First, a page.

NEW YORK - U.S. cities are cracking down on panhandling, with a dozen bans against begging passed nationwide and more pending.
Cities from Medford, Ore., to Orlando, Fla., have barred panhandling, and rules are close to adoption in Texas, Hawaii, North Carolina and Washington, USA Today said. Efforts to redevelop downtown areas and cater to tourists are partly behind the push, Maria Foscarinis, executive director of the National Law Center on Homelessness and Poverty, told USA Today.
"No one likes to see destitute people in the city center," she said. "No one likes to walk down the street and be asked for change."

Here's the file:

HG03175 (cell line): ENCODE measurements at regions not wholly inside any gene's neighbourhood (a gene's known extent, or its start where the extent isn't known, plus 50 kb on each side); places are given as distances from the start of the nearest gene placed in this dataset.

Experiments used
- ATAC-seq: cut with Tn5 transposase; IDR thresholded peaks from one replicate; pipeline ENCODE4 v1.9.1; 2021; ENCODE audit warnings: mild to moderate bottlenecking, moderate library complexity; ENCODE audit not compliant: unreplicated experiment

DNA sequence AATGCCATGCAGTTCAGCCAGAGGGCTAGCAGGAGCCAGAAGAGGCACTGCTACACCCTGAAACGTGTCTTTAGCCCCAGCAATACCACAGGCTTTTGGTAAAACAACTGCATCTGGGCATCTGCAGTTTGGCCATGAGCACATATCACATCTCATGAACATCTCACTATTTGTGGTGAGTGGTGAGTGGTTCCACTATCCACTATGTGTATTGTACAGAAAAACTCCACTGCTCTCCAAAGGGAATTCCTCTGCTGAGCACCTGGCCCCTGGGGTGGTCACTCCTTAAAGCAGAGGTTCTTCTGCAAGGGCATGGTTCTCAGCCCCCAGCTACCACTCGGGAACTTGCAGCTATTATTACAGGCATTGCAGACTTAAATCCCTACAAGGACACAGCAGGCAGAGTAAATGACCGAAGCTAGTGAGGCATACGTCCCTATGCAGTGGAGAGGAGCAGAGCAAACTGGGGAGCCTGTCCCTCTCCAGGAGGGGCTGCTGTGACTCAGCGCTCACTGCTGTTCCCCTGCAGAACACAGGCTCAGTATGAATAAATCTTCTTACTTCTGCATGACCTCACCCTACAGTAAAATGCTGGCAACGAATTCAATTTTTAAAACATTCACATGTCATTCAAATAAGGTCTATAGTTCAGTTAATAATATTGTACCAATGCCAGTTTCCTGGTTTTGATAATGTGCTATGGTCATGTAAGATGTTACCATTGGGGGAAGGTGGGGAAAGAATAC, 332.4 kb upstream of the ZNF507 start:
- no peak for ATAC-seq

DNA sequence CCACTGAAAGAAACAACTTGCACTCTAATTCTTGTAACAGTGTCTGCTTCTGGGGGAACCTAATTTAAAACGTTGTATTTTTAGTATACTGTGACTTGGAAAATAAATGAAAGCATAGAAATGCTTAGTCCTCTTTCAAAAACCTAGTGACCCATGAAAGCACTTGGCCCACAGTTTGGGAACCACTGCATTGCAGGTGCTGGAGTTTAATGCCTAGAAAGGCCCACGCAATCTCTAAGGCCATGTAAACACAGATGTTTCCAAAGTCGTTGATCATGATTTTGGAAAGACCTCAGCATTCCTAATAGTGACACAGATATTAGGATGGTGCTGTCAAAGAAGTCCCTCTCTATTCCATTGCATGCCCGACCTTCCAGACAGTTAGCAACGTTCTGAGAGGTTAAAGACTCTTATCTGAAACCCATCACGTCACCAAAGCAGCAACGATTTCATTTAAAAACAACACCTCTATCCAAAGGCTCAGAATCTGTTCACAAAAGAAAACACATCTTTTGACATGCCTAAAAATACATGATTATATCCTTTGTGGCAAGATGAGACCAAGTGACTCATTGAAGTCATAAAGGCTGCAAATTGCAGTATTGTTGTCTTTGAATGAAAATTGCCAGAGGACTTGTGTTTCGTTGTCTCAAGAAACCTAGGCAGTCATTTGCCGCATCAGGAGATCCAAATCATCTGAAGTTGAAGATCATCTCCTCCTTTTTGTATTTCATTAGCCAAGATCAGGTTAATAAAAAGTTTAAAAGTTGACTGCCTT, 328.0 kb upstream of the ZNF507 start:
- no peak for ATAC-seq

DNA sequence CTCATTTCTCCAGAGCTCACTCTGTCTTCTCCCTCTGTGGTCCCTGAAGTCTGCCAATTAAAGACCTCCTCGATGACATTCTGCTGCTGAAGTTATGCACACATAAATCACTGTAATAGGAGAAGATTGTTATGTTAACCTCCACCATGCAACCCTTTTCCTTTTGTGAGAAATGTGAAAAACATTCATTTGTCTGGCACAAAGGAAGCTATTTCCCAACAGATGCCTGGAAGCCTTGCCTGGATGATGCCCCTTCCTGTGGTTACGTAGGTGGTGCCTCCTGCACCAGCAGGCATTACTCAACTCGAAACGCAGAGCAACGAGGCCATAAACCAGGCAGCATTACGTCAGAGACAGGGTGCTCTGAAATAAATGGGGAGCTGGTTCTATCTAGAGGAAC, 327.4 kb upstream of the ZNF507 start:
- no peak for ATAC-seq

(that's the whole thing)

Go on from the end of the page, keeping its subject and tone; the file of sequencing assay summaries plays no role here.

Some panhandling rules have been struck down, including one in Oregon, because courts agreed they infringe on constitutionally protected speech.
"We believe that people have a right to beg, and citizens have a right to give or not to give," Michael Stoops, acting director of the Washington-based National Coalition for the Homeless, told USA Today.
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